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Reginald SMITH





Classification: Murderer
Characteristics: Robberies
Number of victims: 1 - 3
Date of murders: November 29-December 25, 1994
Date of arrest: January 1995
Date of birth: 1969
Victims profile: Dorothy Cooper, 79 / Helen Stiles, 81 / Mae Pergolese, 79
Method of murder: Beating
Location: Miami, Miami-Dade County, Florida, USA
Status: Pleaded guilty. Sentenced to life in prison on November 20, 2013

Suspected Miami serial killer pleads guilty to 1994 murder of elderly woman

By David Ovalle -

November 21, 2013

Suspected serial killer Reginald Smith, who had been awaiting trail for the vicious beating death of an elderly North Miami-Dade woman for a staggering 18 years, pleaded guilty Wednesday and agreed to serve life in prison.

Smith, 44, admitted to the 1994 killing of Dorothy Cooper, 79, as well as to the attempted murder and robbery of nature guide Virginia Hoffmann, 73, who was beaten so badly that she nearly died.

In exchange for the guilty pleas, prosecutors waived the death penalty.

“There’s no such thing as closure,” said Cooper’s daughter, Judy Cooper, 69, of Boston. “He has no remorse. This man has no conscience. He targeted the most vulnerable.”

Smith’s attorney, Jimmy Dellaferra, said: “The fact that he has taken responsibility for his crimes, and will be leaving prison in a body bag, is appropriate justice.”

Homicide detectives also suspect Smith in the murders of at least two other elderly women, but there was never enough evidence to charge him. As part of the plea deal, he also agreed Wednesday to speak to Miami and Miami-Dade detectives about his involvement in those cases.

Smith was first arrested in January 1995 regarding the Cooper and Hoffman beatings as well as the armed robbery of a hair salon. He was convicted in the robbery, for which he already was serving a life sentence.

The other cases lingered for nearly two decades, going through a parade of defense lawyers, prosecutors and judges.

“It should never have gone on for 19 years,” said Judy Cooper, who praised the latest prosecutors, Gary Winston and Lisa Jacobs, for their work to resolve the case.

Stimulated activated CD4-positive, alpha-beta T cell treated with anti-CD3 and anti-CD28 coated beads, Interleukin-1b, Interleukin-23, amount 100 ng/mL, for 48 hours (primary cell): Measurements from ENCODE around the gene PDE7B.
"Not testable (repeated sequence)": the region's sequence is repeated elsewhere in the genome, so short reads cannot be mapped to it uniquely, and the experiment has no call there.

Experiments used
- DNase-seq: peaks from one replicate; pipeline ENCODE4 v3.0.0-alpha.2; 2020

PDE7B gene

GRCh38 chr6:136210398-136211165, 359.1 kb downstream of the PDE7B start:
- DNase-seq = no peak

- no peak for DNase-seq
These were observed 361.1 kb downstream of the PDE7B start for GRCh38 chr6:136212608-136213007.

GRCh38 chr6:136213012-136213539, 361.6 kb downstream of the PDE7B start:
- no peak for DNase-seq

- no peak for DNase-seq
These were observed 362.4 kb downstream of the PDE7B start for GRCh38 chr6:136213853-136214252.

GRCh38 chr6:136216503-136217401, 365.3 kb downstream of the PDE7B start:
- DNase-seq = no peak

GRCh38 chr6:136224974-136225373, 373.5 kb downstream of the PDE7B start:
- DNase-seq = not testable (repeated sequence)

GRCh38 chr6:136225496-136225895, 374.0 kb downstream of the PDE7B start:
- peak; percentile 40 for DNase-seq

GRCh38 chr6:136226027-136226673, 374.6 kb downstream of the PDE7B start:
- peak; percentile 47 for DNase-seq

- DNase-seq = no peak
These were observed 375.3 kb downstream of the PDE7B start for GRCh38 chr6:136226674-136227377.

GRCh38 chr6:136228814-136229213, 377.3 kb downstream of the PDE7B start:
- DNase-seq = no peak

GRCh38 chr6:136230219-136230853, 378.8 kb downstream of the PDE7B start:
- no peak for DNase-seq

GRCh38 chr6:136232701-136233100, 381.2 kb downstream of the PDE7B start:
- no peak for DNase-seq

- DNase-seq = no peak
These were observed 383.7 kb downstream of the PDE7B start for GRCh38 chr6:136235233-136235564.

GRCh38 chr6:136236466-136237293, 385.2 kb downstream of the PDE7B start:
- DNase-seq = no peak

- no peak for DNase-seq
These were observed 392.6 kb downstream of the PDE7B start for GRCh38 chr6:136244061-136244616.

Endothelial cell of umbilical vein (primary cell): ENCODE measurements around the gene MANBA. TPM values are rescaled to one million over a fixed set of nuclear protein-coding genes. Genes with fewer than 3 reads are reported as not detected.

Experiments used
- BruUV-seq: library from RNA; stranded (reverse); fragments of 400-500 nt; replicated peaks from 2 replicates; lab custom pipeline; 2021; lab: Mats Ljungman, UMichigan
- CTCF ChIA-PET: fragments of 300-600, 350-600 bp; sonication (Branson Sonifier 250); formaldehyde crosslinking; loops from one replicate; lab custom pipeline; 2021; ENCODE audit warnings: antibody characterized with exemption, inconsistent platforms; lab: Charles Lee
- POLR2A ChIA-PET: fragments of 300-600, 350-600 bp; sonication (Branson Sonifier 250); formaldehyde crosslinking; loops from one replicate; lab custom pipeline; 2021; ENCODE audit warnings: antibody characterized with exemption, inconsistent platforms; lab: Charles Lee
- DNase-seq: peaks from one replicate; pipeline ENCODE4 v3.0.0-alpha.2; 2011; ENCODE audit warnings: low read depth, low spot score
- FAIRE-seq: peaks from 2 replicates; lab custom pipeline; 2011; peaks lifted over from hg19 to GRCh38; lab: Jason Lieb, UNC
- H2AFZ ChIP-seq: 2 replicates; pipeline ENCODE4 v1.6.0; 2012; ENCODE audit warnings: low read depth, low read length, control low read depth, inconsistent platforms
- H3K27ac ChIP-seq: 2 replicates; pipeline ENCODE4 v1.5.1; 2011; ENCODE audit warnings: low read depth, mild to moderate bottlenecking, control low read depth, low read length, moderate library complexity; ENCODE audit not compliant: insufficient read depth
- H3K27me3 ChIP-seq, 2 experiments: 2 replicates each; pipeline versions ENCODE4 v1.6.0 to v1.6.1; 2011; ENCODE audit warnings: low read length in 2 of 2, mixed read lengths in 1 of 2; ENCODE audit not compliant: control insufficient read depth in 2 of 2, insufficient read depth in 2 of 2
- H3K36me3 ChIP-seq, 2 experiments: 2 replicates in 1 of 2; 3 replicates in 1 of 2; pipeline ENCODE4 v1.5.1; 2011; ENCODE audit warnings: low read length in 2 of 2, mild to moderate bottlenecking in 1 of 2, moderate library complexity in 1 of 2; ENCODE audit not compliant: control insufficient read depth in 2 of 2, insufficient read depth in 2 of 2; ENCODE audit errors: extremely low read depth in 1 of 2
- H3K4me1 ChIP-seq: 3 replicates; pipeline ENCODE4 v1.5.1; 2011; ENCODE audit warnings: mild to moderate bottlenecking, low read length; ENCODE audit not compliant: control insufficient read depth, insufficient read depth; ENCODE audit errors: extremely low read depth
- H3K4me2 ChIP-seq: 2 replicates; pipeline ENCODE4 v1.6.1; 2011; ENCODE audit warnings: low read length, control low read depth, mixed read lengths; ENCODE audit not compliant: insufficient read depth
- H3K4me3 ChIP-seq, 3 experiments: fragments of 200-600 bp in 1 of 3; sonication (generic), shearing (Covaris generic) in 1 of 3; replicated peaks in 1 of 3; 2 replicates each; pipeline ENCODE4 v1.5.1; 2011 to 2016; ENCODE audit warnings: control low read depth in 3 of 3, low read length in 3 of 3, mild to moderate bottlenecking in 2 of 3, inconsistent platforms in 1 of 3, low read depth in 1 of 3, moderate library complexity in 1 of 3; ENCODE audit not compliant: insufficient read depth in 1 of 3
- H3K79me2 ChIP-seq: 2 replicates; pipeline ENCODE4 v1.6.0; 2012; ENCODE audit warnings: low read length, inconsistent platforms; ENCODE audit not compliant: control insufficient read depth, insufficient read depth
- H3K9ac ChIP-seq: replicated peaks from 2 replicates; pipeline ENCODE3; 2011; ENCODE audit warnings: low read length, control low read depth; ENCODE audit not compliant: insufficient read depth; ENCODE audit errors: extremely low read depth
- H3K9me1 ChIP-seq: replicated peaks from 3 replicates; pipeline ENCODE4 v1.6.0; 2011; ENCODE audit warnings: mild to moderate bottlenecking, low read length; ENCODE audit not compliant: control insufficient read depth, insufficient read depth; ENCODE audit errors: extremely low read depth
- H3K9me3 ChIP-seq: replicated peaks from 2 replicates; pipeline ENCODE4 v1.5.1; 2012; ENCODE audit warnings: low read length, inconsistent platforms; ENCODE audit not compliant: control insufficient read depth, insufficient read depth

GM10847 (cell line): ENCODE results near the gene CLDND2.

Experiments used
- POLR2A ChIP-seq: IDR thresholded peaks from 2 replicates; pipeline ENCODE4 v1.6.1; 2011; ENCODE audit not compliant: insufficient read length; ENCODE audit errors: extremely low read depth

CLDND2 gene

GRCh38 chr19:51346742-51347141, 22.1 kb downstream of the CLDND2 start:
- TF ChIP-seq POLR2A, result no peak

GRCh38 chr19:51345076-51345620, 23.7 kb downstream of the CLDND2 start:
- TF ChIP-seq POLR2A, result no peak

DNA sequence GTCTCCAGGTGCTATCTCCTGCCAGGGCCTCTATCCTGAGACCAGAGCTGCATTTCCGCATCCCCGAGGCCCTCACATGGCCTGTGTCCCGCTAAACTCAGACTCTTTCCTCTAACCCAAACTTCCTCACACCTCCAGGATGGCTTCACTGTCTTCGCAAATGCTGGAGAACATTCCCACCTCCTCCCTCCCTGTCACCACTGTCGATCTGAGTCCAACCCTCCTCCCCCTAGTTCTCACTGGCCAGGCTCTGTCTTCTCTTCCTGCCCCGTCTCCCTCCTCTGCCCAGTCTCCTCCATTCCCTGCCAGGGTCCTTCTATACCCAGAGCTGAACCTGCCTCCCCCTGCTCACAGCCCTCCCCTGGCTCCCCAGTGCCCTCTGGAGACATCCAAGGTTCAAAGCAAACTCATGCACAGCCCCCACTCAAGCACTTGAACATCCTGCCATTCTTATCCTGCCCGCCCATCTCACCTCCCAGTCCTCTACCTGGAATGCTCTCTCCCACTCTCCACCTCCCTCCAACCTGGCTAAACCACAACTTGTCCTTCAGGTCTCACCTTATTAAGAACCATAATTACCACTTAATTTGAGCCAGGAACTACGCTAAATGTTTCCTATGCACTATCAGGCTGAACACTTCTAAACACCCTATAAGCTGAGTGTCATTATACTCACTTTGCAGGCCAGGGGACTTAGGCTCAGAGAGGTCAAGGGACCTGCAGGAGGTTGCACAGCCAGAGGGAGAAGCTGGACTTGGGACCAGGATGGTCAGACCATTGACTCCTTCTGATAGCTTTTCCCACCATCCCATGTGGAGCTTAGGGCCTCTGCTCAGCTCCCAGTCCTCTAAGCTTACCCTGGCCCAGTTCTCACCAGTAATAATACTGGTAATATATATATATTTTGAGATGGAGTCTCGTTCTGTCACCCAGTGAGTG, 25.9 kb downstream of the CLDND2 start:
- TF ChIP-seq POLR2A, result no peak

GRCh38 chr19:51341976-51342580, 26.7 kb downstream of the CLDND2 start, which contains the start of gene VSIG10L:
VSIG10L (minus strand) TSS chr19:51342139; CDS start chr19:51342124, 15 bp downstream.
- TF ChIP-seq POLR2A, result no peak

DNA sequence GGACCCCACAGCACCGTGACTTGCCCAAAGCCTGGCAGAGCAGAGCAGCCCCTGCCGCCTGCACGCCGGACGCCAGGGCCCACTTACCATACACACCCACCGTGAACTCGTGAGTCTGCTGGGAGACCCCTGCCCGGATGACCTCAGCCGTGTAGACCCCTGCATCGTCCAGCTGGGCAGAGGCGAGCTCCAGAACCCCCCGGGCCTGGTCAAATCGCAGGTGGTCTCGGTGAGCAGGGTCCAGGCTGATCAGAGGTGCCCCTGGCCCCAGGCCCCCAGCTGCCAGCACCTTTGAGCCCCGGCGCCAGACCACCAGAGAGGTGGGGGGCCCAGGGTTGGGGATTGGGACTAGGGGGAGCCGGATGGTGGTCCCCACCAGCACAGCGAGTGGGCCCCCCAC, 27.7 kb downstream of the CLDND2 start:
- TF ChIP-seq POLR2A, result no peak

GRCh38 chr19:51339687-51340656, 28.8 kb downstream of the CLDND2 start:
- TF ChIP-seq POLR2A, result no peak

The string of slayings, all of which began as home-invasion robberies, occurred in North Miami-Dade in November and December 1994. They prompted police to warn older women against opening their front doors to strangers.

Smith had just been released from state prison after serving 36 months of a 42-month sentence on a gun-possession conviction.

Cooper, a widow, was found beaten to death in the bedroom of her home just west of Miami Shores on Dec. 9, 1994. The crime was discovered when Cooper, a feisty, independent woman who had lived in her house since 1946, failed to respond to a senior citizens’ transport service van that picked her up every Friday.

The other victims: Helen Stiles, 81, who was found bludgeoned and stabbed to death in her Shorecrest house. The home had been ransacked with no signs of forced entry.

Smith’s suspected accomplice, Barbara Laidler, is now serving life in prison for that murder.

The third murder victim was 79-year-old Mae Pergolese. Her best friend found her beaten to death inside her home not far from Cooper’s home.

Authorities at the time said they believed Smith had been using crack cocaine. He boasted a lengthy criminal record for armed burglary, armed robbery and other violent crimes.


2nd Serial Killer Preys On Elderly Women In Dade

By Luisa Yanez and Nancy San Martin -

January 6, 1995

A second serial killer, this one stalking elderly women instead of prostitutes, may be on the loose in Dade County.

Police have been after one serial killer, a man who, since September, has strangled or asphyxiated five prostitutes he plucked from the network of hookers who work along the Tamiami Trail in west Dade.